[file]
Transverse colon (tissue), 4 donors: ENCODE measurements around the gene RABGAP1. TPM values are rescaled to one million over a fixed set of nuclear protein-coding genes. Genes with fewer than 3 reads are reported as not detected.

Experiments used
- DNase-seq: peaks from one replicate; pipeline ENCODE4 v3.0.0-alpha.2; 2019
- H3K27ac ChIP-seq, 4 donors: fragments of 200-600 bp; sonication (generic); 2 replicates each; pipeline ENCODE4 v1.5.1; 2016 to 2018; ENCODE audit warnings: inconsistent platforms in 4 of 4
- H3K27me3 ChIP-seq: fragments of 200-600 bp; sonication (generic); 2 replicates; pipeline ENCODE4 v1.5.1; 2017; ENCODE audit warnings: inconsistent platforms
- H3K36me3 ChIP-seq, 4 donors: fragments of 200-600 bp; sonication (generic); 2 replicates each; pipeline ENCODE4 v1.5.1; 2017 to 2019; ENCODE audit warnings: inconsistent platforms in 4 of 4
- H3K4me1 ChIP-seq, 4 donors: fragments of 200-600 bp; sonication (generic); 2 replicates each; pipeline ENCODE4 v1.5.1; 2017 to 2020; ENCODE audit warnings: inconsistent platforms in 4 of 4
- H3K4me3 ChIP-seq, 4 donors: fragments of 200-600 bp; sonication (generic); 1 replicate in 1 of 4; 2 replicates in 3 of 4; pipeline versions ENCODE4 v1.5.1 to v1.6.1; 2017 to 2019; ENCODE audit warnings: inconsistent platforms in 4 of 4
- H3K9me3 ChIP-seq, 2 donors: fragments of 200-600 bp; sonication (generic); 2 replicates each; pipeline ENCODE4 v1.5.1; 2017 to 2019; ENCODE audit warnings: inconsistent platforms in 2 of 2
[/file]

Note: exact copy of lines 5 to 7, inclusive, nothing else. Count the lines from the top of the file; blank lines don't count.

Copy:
- H3K27me3 ChIP-seq: fragments of 200-600 bp; sonication (generic); 2 replicates; pipeline ENCODE4 v1.5.1; 2017; ENCODE audit warnings: inconsistent platforms
- H3K36me3 ChIP-seq, 4 donors: fragments of 200-600 bp; sonication (generic); 2 replicates each; pipeline ENCODE4 v1.5.1; 2017 to 2019; ENCODE audit warnings: inconsistent platforms in 4 of 4
- H3K4me1 ChIP-seq, 4 donors: fragments of 200-600 bp; sonication (generic); 2 replicates each; pipeline ENCODE4 v1.5.1; 2017 to 2020; ENCODE audit warnings: inconsistent platforms in 4 of 4